Speakers: Ronald Suny (William H. Sewell, Jr. Distinguished University Professor of History at the University of Michigan and Emeritus Professor of Political Science and History at the University of Chicago) and Stephan Astourian (Professor of History, University of California, Berkeley) 

Opening panel is free and open to the public.

Sponsored by the Friends of the Robert Aram and Marianne Kaloosdian and Stephen and Marian Mugar Professor

26 October 2018 | 9:00 a.m. – 6:00 p.m.| Higgins Lounge
Dana Commons

Conference: The Abdul Hamid Era and Beyond:  Massacres and Reform, Rupture and Continuity

The year 2018 marks the 100th anniversary of the death of Sultan Abdul Hamid II, one of the most polarizing figures in Ottoman history.  This conference will examine key aspects of the Abdul Hamid period (1876-1909) and its aftermath by taking a closer look at policies toward Christians and Armenians in particular and the significant and large-scale massacres committed against them, the impact of reforms (both those initiated by Abdul Hamid and those attempted to be imposed by the Great Powers) on the policies towards these same groups, and the continuities or discontinuities with the catastrophic final years of the Ottoman Empire that saw the almost total annihilation of the Armenians and other Christians through genocide and other forms of mass violence.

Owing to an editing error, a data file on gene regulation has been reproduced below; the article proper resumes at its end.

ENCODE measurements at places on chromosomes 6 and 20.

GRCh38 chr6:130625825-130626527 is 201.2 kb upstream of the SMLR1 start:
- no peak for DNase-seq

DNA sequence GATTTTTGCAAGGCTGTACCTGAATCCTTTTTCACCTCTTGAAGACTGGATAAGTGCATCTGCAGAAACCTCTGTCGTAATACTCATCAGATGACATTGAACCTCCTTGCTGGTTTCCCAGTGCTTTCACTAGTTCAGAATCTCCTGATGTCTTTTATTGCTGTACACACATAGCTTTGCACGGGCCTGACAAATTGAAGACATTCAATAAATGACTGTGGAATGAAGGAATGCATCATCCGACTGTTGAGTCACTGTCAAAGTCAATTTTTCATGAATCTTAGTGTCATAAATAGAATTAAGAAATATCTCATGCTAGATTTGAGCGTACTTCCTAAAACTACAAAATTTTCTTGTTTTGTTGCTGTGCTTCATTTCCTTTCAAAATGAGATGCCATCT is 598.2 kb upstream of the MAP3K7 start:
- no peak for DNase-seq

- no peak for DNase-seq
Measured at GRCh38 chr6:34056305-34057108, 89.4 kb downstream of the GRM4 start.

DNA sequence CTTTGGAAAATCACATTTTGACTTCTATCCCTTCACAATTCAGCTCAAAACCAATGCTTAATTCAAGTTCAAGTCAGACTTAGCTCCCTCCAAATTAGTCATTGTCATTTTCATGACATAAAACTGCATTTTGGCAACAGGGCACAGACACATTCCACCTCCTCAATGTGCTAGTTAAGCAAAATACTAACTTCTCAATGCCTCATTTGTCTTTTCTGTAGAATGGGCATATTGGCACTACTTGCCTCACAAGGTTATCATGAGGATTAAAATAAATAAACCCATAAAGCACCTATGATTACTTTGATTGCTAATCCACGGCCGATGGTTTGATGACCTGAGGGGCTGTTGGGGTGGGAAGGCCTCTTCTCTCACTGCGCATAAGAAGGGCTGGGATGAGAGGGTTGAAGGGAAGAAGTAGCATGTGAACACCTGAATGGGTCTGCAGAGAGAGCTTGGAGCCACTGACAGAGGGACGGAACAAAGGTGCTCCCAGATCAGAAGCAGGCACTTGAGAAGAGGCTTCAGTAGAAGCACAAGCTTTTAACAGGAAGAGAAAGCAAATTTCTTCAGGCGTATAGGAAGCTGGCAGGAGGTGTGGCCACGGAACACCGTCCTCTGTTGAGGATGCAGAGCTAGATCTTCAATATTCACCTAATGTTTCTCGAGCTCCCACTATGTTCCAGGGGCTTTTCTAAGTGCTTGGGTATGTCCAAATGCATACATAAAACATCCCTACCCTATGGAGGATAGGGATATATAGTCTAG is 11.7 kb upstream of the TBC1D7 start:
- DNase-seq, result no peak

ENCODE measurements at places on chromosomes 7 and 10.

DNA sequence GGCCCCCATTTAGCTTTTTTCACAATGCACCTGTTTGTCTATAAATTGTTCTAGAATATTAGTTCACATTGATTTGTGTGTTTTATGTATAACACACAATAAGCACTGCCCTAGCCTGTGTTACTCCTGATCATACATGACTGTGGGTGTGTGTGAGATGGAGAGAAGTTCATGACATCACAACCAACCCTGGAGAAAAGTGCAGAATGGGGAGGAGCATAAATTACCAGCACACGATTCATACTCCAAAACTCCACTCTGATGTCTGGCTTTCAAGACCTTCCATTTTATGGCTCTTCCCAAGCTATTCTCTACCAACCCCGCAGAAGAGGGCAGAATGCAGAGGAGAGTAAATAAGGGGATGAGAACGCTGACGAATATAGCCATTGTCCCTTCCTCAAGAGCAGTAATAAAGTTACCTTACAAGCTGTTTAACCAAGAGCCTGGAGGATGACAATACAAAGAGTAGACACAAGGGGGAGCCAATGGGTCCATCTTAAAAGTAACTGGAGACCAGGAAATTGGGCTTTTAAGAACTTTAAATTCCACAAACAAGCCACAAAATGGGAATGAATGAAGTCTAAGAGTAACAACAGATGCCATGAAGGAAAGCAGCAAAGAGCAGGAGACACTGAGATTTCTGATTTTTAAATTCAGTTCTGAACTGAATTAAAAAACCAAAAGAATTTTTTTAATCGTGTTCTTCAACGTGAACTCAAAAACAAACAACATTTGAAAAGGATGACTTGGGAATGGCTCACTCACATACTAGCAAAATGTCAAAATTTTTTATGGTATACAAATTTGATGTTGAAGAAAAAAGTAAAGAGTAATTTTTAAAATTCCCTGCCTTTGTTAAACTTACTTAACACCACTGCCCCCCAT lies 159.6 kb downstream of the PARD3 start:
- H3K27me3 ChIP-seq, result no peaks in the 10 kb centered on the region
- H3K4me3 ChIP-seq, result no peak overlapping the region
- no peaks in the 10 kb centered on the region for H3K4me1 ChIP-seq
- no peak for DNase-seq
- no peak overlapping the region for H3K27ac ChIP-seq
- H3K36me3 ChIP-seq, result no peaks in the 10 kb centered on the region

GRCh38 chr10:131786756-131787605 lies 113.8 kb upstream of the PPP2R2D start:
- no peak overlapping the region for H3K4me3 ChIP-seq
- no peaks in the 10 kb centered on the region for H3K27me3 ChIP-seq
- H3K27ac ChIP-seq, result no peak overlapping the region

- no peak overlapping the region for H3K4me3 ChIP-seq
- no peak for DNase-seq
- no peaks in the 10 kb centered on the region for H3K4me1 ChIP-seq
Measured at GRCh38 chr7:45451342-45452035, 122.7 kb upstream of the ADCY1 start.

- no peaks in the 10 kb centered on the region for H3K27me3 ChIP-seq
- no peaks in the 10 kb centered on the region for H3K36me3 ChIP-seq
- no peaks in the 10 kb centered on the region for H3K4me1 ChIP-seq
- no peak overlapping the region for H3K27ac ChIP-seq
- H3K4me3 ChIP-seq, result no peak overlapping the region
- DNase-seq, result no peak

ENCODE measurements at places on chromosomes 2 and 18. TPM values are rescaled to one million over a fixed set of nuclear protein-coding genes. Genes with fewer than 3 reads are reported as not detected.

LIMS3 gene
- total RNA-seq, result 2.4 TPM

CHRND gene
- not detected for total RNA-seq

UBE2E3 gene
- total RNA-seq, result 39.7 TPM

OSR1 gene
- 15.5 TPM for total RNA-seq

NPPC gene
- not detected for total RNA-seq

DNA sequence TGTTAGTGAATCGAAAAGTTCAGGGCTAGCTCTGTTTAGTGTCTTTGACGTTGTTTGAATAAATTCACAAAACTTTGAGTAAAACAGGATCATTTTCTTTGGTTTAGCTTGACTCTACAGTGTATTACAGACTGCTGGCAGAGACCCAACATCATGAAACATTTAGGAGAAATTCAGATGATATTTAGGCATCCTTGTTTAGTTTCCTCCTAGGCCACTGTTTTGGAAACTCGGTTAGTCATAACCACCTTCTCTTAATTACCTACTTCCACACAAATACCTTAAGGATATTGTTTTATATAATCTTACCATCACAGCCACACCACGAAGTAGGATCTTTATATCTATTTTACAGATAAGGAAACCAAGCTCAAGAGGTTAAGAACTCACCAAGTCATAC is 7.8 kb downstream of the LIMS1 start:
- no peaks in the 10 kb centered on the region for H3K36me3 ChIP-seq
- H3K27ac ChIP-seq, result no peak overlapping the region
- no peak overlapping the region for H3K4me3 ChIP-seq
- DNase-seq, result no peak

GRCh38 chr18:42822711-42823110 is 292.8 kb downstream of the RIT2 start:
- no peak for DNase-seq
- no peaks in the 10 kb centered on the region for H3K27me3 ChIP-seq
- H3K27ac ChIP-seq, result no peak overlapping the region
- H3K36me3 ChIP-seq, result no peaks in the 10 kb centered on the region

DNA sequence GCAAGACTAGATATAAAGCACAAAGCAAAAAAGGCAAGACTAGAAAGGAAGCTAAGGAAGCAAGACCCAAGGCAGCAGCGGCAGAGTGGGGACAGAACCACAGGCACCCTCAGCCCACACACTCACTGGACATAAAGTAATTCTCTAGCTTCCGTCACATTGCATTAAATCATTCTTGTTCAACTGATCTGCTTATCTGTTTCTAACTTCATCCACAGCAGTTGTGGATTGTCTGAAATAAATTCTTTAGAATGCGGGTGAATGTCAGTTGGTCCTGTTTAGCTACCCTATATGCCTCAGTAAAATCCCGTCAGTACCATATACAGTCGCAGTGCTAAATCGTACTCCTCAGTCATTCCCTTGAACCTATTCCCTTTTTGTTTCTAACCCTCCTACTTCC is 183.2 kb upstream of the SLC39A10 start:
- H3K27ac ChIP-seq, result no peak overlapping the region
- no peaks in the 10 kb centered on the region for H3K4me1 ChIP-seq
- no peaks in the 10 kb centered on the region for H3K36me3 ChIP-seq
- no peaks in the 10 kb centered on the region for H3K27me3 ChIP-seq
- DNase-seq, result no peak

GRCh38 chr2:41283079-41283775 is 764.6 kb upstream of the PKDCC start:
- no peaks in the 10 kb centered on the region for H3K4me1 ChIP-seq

Opening panel is free and open to the public. The conference is by reservation only.  Please contact rconroy@clarku.edu for more information.

Sponsored by the Friends of the Robert Aram and Marianne Kaloosdian and Stephen and Marian Mugar Professor